It wasn't until near the end of his life and career that Japanese filmmaker Kinji Fukasaku really came to the attention of American audiences. In 2000, his final film, Battle Royale exploded on the screen, serving notice to audiences in the states that a bold, innovative director had arrived. The only problem was that Fukasaku had already made nearly sixty films in a career that spanned five decades, and sadly, Battle Royale was to be the final masterpiece in a long list of masterpieces. Thankfully, some of Fukasaku's best work is finally being released on DVD here in the United States, including such classics as Street Mobster and Battles Without Honor and Humanity. Perhaps the filmmaker's best and most personal film, Under the Flag of the Rising Sun, has finally arrived in the States. And if you were to only watch and own one Fukasaku film – as a hard a decision as that may be – it would have to be this film.
Sachiko Hidari stars as the widow of Togashi (Tetsuro Tamba), a soldier executed at the end of World War II for desertion. Hidari can not accept the fact that her husband was a deserter, and twenty-six years after the war, she is still looking for the reason behind her husband's execution, and looking to restore honor to his name so he may rest in peace. Year after year the lonely widow returns in vein to the Ministry of Welfare, hoping to clear her husband's name. Finally, she is given four names of other soldiers who may know why her husband was killed. Hidari tracks down the four witnesses, but their stories all conflict, resulting in a mystery akin to Akira Kurosawa's classic Rashomon. One veteran remembers Togashi dying as a hero in combat, another believes he was executed for stealing potatoes, one recalls he being killed for murdering a superior officer, and one recounts a tale of soldier driven to cannibalism. Each story she hears reveals the horrors of the war, but does nothing to bring comfort or closure to what happened to her husband.
Fukasaku was a teenager during World War II, and one of his jobs was removing dead bodies. At a very early age he saw first-hand the brutality of war, and developed a cynical distrust for authority and adults – an attitude that carried through to all of his films. Fukasaku uses this film as an expression of the dehumanizing effect war has, and the horrific futility of combat. Adapting Shoji Yuki's non-fiction book into a fictional film, Fukasaku does an amazing job of using each flashback sequence as an opportunity to reveal ugly truths about Japan's involvement in World War II. At the same time, he uses the present as an opportunity to explore post-war Japan, as the widow encounters people who would rather forget what happened, and veterans who wish they had never survived the war.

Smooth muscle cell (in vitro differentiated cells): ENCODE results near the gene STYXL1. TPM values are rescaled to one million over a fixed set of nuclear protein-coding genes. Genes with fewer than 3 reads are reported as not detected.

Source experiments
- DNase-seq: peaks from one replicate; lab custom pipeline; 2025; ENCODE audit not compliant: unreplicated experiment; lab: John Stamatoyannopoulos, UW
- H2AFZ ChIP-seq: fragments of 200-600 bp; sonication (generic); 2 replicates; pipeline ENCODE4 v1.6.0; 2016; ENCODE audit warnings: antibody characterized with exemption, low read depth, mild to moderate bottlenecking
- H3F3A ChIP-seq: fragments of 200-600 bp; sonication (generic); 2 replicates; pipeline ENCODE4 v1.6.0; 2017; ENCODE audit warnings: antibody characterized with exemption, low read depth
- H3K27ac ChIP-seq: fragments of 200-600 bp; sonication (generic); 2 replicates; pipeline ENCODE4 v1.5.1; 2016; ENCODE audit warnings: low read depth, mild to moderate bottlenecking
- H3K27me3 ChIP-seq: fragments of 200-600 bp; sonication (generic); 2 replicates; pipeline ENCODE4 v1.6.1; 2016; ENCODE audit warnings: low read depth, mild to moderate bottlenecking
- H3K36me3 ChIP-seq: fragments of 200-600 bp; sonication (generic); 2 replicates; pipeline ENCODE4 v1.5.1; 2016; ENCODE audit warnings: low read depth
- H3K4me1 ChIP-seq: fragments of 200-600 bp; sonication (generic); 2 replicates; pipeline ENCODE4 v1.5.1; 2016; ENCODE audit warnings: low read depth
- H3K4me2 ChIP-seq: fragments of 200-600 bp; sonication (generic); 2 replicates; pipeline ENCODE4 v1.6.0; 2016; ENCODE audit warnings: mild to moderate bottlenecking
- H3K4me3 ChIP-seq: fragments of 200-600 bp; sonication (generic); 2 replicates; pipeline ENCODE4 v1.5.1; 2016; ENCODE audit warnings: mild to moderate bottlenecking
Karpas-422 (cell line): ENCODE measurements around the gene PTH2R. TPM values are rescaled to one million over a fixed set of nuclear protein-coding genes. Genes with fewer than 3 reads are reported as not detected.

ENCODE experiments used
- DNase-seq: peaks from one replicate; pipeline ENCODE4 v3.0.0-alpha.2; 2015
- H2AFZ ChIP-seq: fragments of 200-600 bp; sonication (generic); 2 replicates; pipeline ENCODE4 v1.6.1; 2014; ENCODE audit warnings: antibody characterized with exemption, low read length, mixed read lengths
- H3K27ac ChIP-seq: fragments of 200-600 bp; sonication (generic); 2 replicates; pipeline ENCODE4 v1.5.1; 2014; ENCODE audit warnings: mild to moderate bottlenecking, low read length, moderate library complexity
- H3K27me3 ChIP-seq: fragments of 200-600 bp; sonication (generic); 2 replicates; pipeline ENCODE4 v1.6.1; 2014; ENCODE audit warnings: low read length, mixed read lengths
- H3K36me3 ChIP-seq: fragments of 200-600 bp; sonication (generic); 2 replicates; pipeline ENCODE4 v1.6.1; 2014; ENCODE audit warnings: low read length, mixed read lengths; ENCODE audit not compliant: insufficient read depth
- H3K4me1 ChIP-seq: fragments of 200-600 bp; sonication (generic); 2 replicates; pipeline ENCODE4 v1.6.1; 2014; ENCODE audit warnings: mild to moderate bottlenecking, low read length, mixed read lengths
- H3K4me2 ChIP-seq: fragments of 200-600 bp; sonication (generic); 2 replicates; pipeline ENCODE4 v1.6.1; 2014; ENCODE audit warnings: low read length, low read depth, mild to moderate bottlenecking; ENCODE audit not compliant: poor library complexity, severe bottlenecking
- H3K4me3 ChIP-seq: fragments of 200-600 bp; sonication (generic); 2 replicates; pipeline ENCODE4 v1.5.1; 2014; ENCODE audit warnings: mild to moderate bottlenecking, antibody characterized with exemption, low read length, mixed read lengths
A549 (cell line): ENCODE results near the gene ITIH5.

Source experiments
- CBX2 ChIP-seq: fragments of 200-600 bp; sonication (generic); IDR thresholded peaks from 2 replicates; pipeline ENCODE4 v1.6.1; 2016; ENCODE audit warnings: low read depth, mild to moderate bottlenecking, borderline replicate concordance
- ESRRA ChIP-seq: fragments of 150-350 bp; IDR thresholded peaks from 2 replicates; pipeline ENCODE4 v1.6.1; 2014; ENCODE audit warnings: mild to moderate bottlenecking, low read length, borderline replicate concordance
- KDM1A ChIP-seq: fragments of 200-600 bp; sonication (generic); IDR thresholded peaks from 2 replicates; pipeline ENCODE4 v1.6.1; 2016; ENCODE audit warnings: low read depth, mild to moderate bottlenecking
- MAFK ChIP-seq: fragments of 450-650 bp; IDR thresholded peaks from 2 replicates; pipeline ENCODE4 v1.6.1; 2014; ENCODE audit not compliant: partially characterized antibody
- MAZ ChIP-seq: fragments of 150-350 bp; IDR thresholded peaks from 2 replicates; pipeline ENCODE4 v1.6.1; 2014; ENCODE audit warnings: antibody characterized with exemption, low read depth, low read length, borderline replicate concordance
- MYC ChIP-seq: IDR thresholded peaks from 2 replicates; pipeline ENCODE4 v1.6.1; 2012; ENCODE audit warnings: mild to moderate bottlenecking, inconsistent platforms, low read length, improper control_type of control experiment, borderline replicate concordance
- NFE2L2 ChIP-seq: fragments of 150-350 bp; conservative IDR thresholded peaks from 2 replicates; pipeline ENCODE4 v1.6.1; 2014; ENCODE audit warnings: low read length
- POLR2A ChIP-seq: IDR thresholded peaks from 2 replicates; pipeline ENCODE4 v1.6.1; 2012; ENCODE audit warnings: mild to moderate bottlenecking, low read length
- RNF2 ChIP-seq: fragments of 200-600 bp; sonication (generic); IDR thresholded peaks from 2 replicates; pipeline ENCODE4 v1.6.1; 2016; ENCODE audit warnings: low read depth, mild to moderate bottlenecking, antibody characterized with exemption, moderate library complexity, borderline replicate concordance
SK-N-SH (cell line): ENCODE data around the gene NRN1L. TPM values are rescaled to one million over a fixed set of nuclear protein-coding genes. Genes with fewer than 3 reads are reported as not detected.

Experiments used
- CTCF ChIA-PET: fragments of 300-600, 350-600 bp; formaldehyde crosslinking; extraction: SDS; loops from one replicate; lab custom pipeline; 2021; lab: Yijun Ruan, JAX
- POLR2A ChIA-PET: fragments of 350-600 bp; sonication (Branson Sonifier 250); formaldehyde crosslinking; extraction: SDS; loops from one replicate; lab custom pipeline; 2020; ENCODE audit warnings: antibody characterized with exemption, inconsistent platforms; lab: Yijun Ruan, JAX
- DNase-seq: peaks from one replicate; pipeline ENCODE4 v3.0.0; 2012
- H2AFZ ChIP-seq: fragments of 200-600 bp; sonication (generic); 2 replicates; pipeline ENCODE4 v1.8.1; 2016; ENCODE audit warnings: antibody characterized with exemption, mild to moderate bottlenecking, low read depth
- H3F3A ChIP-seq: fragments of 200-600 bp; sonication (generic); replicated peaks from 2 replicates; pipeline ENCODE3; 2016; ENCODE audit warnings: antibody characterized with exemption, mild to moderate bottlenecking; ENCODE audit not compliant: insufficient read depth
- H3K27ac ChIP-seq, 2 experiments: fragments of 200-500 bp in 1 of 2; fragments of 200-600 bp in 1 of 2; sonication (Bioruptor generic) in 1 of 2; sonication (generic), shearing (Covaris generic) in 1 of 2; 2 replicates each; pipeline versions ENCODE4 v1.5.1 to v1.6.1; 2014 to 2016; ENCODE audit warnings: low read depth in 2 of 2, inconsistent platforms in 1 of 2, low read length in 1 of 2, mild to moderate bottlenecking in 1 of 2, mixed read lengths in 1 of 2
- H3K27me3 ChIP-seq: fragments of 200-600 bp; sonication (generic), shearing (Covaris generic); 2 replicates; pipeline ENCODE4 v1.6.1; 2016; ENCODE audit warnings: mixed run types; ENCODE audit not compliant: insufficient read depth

Under the Flag of the Rising Sun is not only Fukasaku's best work, it is one of the most compelling anti-war films ever made. Other films have done wonderful jobs of showing the horrors and futility of war, and films like Born on the Fourth of July, and Jean-Pierre Jeunet's A Very Long Engagement (which borrows heavily from this film) are excellent examinations of post-war life. But few films capture as much as this one.
Much of what fuels Under the Flag of the Rising Sun is the sustained passion Hidari has for her husband. In that regard, the film, much like A Very Long Engagement, is a love story. Fukasaku uses Hidari's undying love as a foundation to give the film a sense of humanity, which in turn elevates it above the standard war film. As an audience, we care about what happened to Togashi because his widow cares so much.
Either Home Vision Entertainment is the best company in the business when it comes to video transfers, or they are working from the best sources imaginable (or maybe a bit of both). Once again, as with all their other Fukasaku releases, HVE has given us a beautiful transfer presented in 2.35:1 widescreen, with vibrant colors and high-contrast black and white that looks pristine.
Under the Flag of the Rising Sun is presented monoaural with the original Japanese language track and English subtitles.
Under the Flag of the Rising Sun features a grief interview with Fukasaku scholar Yamane Sadao, who appears on several of the other HVE releases. There is an audio commentary by subtitler Linda Hoaglund. At first you might think a commentary track by the person who did the subtitles is a waste of time. But Hoaglund is a Japanese historian, and her commentary, while being a bit sparse at times, provides an excellent historical context for the film. She also reads several quotes from Fukasaku, which helps to give greater insight into the man and his films.
David Walker is the creator of BadAzz MoFo, a nationally published film critic, and the Writer/Director of Black Santa's Revenge with Ken Foree now on DVD [Buy it now]